unconditionally? (\textit{Hint}: Remember that probabilities must add up to
$1$.)
\item If for every subset $A\subset \Omega$ of size $|A| = k$, where $k$ is
some fixed element in $\{2, \dots, N\}$, and every outcome
$\omega\in\Omega$ it is true that $\mathbb P_1\left( \omega ~|~ A
\right) = \mathbb P_2\left( \omega ~|~ A \right)$, then is it
necessarily true that $\mathbb P_1\left( \omega \right) = \mathbb
P_2\left( \omega \right)$ for all $\omega\in\Omega$?
\end{enumerate}
For the following two parts, assume that $\Omega = \left\{(a_1, \dots, a_k) ~|~
\sum_{j=1}^k a_j = n\right\}$ is the set of configurations of $n$ balls into $k$
labeled bins, and let $\mathbb P_1$ be the probabilities assigned to these configurations by
throwing the balls independently one after another into the bins, and let $\mathbb P_2$
be the probabilities assigned to these configurations by uniformly sampling one of these
configurations.
\begin{enumerate}[(a)]
\setcounter{enumi}{2}
\item Let $A$ be the event that all $n$ balls land in exactly one bin. What
are $\mathbb P_1\left( \omega ~|~ A \right)$ and $\mathbb P_2\left(
\omega ~|~ A \right)$ for any $\omega\in A$? How about
$\omega\in\Omega\setminus A$? Is it true that $\mathbb P_1\left( \omega
\right) = \mathbb P_2\left( \omega \right)$ for all $\omega\in\Omega$?
\item For the special case of $n=9$ and $k=3$, please give two outcomes
$B$ and $C$, so that $\mathbb P_1(B) <
\mathbb P_2(B)$ and $\mathbb P_1(C) > \mathbb P_2(C)$.
\end{enumerate}
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\textit{\textbf{Note:} This concludes the first part of the homework. The problems below are optional, will not affect your score, and should be attempted only if you have time to spare.}
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\section*{Part 2: Optional Problems}
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\Question{Boy or Girl Paradox}
You know Mr. Smith has two children, at least one of whom is a boy. Assume that gender is independent and uniformly distributed, so for any child, the probability that they are a boy is the same as the probability they are a girl, which is $1/2$.
\begin{enumerate}[(a)]
\item What is the probability that both children are boys?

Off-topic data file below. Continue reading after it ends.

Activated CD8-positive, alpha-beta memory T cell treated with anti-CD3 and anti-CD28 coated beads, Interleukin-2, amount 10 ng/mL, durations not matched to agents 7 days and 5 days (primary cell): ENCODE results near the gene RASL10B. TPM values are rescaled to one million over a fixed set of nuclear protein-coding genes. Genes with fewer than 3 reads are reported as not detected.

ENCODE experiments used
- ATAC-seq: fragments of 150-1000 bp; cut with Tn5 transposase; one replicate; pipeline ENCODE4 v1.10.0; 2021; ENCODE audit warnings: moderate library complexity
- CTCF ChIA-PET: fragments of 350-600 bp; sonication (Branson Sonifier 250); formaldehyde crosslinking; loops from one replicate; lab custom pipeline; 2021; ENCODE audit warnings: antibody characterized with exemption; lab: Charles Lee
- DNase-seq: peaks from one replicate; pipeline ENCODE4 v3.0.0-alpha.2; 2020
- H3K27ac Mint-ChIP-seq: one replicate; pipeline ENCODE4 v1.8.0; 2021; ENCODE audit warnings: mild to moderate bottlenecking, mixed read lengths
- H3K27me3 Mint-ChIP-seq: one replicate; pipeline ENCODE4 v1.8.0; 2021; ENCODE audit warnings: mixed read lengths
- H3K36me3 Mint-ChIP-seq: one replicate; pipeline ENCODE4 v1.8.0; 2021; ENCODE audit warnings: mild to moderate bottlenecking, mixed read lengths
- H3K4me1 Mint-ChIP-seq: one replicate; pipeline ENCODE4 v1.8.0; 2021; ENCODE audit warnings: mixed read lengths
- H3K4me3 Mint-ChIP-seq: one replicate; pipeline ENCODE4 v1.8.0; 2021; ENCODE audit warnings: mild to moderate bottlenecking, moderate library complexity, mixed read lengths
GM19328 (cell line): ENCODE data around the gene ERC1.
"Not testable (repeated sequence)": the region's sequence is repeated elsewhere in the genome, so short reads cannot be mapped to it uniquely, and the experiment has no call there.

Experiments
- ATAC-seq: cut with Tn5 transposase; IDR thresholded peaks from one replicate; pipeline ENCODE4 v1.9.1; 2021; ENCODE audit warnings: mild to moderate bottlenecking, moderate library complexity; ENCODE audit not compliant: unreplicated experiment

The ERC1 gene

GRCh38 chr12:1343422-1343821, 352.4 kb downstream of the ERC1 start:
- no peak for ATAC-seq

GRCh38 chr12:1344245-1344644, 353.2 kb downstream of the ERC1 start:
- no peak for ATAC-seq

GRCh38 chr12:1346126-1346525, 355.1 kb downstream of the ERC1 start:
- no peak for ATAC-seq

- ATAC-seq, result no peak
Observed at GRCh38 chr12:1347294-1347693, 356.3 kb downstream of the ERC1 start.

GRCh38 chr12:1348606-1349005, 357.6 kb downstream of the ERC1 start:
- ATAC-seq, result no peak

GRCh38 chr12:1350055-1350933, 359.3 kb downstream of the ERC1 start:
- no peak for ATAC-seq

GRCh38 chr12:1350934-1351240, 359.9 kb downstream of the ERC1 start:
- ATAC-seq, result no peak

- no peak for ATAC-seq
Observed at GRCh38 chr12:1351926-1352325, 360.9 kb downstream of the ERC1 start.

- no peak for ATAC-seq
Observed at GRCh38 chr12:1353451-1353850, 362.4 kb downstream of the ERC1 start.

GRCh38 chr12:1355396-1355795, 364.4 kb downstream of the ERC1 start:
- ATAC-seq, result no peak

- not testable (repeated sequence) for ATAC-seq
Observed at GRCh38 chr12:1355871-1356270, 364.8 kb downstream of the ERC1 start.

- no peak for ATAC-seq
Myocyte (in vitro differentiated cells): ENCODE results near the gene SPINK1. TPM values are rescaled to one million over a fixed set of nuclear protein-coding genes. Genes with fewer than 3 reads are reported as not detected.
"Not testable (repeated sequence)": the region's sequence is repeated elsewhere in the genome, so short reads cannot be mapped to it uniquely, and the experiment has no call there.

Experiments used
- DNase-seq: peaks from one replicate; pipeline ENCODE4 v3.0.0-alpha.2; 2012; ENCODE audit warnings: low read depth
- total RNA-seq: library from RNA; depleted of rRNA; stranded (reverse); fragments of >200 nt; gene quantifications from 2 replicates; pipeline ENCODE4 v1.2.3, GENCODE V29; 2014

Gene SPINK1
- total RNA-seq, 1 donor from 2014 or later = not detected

\item Now suppose you knock on Mr. Smith's front door and you are greeted by a boy who you correctly deduce to be Mr. Smith's older child. What is the probability that he has two boys? Compare your answer to the answer in part (a).
\item Show that in a family of $n$ children, of which $n_g$ are girls and
$n_b$ are boys, every girl has more brothers than every boy.
\item Conditional on the youngest child being a girl, what is the
probability of her having exactly $k$ brothers? Similarly, conditional
on the youngest child being a boy, what is the probability of him having
exactly $k$ brothers?
\end{enumerate}
\Question{Cliques in Random Graphs}
In last week's homework you worked on a graph $G = (V,E)$ on $n$ vertices which is generated by the following random process: for each pair of vertices $u$ and $v$, we flip a fair coin and place an (undirected) edge between $u$ and $v$ if and only if the coin comes up heads. Now consider:
% Consider a graph $G = (V,E)$ on $n$ vertices which is generated by the following random process: for each pair of vertices $u$ and $v$, we flip a fair coin and place an (undirected) edge between $u$ and $v$ if and only if the coin comes up heads. So for example if $n = 2$, then with probability $1/2$, $G = (V,E)$ is the graph consisting of two vertices connected by an edge, and with probability $1/2$ it is the graph consisting of two isolated vertices.
\begin{Parts}
\Part What is the size of the sample space?
\Part A $k$-clique in graph is a set $S$ of $k$ vertices which are pairwise adjacent
(every pair of vertices is connected by an edge). For example a $3$-clique is a
triangle. Let's call the event that $S$ forms a clique $E_S$.
What is the probability of $E_S$ for a particular set $S$ of $k$ vertices?
\Part For two sets of vertices $V_1 = \{v_1, \dots, v_{\ell}\}$ and
$V_2 = \{w_1, \dots, w_k\}$, are $E_{V_1}$ and $E_{V_2}$ independent?
\Part Prove that ${n \choose k} \le n^k$.
\textit{Optional:} Can you come up with a combinatorial proof? Of course, an algebraic proof would also get full credit.
\Part Prove that the probability that the graph contains a $k$-clique, for $k \geq 4{\log n}+1$, is at most
$1/n$. (The log is taken base 2).
\textit{Hint:} Apply the union bound and part (d).
\end{Parts}